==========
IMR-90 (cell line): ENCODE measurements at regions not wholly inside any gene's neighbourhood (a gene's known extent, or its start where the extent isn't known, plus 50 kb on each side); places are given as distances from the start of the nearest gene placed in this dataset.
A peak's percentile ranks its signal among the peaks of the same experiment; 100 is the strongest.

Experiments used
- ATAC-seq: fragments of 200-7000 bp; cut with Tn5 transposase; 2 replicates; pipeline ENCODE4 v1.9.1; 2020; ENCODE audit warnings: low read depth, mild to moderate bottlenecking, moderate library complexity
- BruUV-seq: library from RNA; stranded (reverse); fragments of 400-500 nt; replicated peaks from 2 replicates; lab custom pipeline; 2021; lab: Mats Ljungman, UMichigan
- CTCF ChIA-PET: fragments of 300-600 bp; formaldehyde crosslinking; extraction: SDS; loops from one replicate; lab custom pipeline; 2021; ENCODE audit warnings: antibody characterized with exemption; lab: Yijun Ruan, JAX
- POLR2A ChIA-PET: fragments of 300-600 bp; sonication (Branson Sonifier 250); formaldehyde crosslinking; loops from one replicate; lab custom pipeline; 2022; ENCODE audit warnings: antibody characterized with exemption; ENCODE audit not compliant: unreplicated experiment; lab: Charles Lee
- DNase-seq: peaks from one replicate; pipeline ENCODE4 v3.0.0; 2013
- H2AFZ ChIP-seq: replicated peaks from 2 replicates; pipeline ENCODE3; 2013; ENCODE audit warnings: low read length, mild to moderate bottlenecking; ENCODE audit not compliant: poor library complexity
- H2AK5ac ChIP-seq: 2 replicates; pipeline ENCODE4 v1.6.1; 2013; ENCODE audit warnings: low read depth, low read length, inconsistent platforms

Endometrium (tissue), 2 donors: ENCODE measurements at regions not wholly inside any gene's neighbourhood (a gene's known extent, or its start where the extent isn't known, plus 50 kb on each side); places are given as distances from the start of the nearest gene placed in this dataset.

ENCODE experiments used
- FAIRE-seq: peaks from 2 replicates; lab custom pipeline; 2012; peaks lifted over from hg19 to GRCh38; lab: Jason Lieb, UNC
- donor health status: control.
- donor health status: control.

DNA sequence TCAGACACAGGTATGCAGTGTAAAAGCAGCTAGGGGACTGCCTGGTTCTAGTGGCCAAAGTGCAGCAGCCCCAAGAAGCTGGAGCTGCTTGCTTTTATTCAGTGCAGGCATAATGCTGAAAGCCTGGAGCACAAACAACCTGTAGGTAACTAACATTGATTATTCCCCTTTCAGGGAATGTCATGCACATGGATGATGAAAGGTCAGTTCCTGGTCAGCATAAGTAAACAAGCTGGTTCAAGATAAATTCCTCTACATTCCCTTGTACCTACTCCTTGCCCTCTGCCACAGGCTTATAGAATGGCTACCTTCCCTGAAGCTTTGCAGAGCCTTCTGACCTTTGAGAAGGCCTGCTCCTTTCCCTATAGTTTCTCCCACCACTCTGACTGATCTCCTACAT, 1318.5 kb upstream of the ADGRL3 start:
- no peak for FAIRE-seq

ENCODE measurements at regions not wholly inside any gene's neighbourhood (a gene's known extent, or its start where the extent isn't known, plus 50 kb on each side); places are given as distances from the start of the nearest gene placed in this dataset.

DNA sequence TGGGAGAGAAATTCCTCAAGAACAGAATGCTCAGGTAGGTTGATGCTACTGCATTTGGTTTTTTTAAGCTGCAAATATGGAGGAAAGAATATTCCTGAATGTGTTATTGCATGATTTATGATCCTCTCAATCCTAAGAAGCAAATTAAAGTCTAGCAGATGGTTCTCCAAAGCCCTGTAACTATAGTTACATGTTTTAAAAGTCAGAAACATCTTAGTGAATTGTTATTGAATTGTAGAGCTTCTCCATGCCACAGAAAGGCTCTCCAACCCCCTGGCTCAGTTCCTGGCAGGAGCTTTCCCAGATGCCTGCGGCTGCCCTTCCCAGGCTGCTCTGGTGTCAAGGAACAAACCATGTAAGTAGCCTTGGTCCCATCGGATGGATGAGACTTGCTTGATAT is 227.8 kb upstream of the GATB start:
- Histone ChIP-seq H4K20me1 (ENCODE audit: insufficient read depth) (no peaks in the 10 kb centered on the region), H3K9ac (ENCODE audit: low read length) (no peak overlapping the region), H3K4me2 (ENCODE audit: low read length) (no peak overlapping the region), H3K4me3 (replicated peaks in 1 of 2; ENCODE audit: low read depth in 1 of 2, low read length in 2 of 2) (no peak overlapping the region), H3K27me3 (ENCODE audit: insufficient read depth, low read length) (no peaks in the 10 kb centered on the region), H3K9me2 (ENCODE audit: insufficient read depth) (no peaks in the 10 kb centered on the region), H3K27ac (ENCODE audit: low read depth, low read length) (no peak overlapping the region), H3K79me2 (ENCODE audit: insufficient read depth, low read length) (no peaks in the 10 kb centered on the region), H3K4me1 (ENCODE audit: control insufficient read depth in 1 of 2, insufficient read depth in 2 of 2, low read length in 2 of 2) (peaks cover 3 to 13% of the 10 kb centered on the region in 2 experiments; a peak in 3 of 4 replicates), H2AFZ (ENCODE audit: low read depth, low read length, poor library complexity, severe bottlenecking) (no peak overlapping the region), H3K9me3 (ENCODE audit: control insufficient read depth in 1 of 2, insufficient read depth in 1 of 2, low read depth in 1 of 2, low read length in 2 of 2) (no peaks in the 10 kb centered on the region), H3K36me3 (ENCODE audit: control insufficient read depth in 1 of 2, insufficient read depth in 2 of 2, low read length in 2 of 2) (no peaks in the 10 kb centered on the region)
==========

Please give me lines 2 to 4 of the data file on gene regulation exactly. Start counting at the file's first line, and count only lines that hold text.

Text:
A peak's percentile ranks its signal among the peaks of the same experiment; 100 is the strongest.

Experiments used
- ATAC-seq: fragments of 200-7000 bp; cut with Tn5 transposase; 2 replicates; pipeline ENCODE4 v1.9.1; 2020; ENCODE audit warnings: low read depth, mild to moderate bottlenecking, moderate library complexity